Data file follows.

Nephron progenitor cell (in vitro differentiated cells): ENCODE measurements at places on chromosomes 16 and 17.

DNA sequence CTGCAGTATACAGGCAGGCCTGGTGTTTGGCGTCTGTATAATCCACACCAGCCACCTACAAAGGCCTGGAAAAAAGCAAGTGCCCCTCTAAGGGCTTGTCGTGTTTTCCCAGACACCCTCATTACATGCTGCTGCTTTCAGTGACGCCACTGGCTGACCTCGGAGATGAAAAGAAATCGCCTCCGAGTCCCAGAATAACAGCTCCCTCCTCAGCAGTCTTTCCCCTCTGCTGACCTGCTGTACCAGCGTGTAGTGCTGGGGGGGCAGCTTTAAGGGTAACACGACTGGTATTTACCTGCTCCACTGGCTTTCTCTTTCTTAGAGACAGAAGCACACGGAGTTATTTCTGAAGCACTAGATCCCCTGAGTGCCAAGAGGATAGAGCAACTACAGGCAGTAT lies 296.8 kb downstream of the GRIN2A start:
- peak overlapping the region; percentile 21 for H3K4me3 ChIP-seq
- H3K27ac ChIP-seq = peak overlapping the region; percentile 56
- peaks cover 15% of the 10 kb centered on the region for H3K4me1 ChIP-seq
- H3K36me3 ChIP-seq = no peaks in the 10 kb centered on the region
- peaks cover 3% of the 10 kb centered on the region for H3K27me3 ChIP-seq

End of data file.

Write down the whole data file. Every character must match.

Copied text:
Nephron progenitor cell (in vitro differentiated cells): ENCODE measurements at places on chromosomes 16 and 17.

DNA sequence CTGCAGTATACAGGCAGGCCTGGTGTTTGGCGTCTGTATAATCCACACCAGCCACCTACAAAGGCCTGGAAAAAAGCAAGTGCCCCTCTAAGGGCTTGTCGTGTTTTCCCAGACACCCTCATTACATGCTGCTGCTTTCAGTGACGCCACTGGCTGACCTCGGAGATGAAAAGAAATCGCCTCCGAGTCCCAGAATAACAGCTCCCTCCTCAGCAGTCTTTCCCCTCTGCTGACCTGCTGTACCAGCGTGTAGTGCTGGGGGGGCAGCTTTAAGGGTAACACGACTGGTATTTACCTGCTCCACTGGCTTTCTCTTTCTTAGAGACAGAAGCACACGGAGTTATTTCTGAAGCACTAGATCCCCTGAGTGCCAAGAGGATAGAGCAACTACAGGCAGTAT lies 296.8 kb downstream of the GRIN2A start:
- peak overlapping the region; percentile 21 for H3K4me3 ChIP-seq
- H3K27ac ChIP-seq = peak overlapping the region; percentile 56
- peaks cover 15% of the 10 kb centered on the region for H3K4me1 ChIP-seq
- H3K36me3 ChIP-seq = no peaks in the 10 kb centered on the region
- peaks cover 3% of the 10 kb centered on the region for H3K27me3 ChIP-seq